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Seen in a vision

08 April 2016

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MIRACLES are a mixed blessing: one poor shepherd-girl’s apparition can become an episcopal headache. And thus it has proved in the case of the visions of the Blessed Virgin Mary, as experienced at Medjugorje. Mary began appearing to a select few in the Bosnian town in 1981; and she continues to this day to send missives to the pious.

The Vatican launched an investigation in 2010 to assess their authenticity; but Pope Francis has already indicated that he is not a fan of this unregulated form of supernatural contact.

The phenomenon of Marian apparitions was the subject of Beyond Belief (Radio 4, Monday of last week), and — as one might expect from this most intelligent of strands — avoided the snide, patronising line that, for others, might be irresistible.

The shrines of Lourdes, Fatima, and Knock might provoke derision in some quarters; but you cannot argue with Lourdes’s superlative reception of, and care for, those with disabilities, nor the importance of the emotional well-being which such pilgrimage engenders.

We heard from Dr Michael Moran, a member of a medical panel commissioned to authenticate claims of healing. Although he was circumspect on the direct question whether he has witnessed what he would term a miracle — “I’ve seen enough to be impressed” was as far as he would go — he was eloquent in defence of the low-key transformations that typify the Lourdes experience.

Medjugorje, it seems, is something different. The insistence on direct and continuing contact with our Lady — the visionaries now tour the world, taking their pronouncements with them — makes the situation trickier. It is the global publicity that particularly worries the Vatican; and, if one takes the historical view, then one might blame the Vatican itself for creating such a situation. Were these kinds of visitation kept as expressions of local, traditional piety, they would be of little consequence. The fact that there has developed a formal, centralised apparatus for the authentication of miraculous apparitions raises the stakes.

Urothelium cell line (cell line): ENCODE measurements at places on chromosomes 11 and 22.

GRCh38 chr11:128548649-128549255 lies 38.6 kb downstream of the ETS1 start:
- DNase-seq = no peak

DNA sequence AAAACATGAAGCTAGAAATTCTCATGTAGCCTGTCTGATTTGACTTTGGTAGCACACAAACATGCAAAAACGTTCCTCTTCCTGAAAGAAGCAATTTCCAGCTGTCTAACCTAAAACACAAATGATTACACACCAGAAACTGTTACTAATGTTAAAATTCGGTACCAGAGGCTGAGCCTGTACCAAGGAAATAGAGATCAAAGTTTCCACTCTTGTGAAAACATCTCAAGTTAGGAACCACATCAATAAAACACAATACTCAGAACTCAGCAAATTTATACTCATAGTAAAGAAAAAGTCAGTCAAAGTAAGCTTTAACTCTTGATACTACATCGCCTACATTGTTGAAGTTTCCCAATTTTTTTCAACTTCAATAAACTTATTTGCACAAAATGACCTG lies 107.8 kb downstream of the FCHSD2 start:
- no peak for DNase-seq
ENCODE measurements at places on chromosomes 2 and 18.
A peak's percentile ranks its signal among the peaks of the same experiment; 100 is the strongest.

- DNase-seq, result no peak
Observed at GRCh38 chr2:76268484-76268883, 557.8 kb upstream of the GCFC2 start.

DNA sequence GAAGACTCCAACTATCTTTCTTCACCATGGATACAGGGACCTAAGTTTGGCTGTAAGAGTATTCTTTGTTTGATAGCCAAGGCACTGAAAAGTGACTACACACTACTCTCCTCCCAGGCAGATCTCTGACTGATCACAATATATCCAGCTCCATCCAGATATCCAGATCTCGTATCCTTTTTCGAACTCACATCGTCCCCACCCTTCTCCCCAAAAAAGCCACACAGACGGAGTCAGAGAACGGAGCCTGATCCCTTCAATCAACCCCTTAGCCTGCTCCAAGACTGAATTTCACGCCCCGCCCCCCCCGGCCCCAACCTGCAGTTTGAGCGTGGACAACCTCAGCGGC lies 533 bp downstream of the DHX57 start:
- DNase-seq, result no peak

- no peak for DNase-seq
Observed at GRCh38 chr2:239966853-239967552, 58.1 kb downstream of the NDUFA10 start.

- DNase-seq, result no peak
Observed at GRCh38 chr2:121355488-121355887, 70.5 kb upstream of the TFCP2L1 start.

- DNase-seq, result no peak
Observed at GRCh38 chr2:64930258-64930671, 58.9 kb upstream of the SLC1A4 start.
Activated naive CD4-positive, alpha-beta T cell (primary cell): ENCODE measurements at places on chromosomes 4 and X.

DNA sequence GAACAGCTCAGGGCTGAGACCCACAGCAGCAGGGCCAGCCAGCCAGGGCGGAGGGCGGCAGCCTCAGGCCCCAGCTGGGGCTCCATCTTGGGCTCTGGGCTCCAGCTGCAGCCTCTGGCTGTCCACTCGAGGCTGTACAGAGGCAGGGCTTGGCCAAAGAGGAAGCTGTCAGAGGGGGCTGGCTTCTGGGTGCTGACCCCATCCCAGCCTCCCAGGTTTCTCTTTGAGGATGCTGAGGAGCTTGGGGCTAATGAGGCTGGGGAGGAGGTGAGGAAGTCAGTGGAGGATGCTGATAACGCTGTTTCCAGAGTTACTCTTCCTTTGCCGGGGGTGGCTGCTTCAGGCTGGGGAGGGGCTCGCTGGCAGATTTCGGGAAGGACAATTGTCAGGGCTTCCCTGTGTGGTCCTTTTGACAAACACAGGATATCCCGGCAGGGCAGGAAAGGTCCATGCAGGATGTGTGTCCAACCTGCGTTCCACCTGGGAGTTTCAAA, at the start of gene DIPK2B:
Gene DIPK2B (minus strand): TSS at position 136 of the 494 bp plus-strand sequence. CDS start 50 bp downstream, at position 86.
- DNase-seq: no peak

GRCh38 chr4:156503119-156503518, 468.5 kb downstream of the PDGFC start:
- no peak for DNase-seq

These tales of bishops trying to appropriate and manipulate the spiritual power of local miracle stories has a long historical heritage. Similarly, the story reported so ably and energetically by Linda Pressly in Assignment (World Service, Thursday of last week) rhymes beautifully with the history of monastic corruption, real and fictional, from the Reformation.

This time, it’s Thailand, and the monasteries are Buddhist. The man who wants to take over as Supreme Patriarch of the Sangha — the leading Buddhist authority in Thailand — has a Mercedes convertible parked outside his monastery. There are accusations of tax evasion and, of course, sex scandals.

Then there is the “monk-buster” lawyer, dripping in bling, and a complicated story about large donations from corrupt organisations. And yet, embedded within this story of lip-smacking sensationalism is the story of another Thai monastic tradition, begun by a female monk, Luang Poh Yaai, which cares for drug addicts and drop-outs. And not a Merc. in sight.

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